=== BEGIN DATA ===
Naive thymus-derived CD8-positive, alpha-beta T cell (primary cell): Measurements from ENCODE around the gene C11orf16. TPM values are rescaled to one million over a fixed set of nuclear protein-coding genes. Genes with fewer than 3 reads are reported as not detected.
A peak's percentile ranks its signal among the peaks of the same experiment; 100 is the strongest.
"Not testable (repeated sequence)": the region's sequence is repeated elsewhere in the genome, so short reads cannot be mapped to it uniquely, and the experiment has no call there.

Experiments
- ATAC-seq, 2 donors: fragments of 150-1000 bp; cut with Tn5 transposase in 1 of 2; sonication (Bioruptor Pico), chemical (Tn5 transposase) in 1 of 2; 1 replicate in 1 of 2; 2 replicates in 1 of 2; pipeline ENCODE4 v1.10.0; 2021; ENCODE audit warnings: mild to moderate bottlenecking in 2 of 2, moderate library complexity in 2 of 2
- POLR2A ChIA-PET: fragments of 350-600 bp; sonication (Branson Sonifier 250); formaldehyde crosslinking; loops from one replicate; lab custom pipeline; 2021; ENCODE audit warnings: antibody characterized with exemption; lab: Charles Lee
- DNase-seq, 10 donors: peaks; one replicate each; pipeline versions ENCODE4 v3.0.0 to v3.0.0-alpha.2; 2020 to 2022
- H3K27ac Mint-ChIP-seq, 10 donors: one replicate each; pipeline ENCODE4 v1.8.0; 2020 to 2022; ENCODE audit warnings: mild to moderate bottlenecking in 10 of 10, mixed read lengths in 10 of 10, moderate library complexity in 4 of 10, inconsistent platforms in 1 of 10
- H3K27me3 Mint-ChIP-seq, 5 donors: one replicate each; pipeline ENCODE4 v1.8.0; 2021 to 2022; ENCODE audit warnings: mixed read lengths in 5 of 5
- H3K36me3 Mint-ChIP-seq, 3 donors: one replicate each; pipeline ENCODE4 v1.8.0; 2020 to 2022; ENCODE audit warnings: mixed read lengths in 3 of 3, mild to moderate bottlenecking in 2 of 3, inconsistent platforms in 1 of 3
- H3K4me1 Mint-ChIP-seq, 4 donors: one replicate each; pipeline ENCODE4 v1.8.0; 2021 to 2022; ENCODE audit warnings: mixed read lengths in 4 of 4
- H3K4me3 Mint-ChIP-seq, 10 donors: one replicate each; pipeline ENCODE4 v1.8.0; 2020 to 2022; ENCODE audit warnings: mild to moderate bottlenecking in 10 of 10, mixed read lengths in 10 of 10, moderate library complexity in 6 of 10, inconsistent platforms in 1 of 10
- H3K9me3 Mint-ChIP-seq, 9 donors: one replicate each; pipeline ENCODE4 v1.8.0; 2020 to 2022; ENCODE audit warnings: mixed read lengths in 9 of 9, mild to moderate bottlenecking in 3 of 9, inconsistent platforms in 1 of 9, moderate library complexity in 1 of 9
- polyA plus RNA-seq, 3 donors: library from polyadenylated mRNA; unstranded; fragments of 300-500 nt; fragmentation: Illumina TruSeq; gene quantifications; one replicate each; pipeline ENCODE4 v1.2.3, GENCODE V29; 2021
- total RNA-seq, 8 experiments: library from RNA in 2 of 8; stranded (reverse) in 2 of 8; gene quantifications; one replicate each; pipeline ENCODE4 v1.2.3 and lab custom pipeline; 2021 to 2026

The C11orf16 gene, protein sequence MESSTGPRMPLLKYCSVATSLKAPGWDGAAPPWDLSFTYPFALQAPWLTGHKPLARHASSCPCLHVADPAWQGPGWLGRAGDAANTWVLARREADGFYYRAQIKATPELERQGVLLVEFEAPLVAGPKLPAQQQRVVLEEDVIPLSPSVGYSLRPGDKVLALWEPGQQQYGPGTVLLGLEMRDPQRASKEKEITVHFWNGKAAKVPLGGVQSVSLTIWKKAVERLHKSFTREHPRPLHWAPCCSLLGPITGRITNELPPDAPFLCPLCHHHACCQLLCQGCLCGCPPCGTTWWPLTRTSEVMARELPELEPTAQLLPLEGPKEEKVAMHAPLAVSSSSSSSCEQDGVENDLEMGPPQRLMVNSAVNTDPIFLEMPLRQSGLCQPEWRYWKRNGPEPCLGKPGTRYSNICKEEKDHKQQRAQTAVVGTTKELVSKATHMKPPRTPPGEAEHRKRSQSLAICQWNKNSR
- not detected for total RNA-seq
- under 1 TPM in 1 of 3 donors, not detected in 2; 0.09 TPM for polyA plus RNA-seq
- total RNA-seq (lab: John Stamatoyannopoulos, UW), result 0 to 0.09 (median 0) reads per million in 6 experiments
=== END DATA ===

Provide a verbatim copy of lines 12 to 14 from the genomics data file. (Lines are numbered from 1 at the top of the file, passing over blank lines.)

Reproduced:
- H3K4me3 Mint-ChIP-seq, 10 donors: one replicate each; pipeline ENCODE4 v1.8.0; 2020 to 2022; ENCODE audit warnings: mild to moderate bottlenecking in 10 of 10, mixed read lengths in 10 of 10, moderate library complexity in 6 of 10, inconsistent platforms in 1 of 10
- H3K9me3 Mint-ChIP-seq, 9 donors: one replicate each; pipeline ENCODE4 v1.8.0; 2020 to 2022; ENCODE audit warnings: mixed read lengths in 9 of 9, mild to moderate bottlenecking in 3 of 9, inconsistent platforms in 1 of 9, moderate library complexity in 1 of 9
- polyA plus RNA-seq, 3 donors: library from polyadenylated mRNA; unstranded; fragments of 300-500 nt; fragmentation: Illumina TruSeq; gene quantifications; one replicate each; pipeline ENCODE4 v1.2.3, GENCODE V29; 2021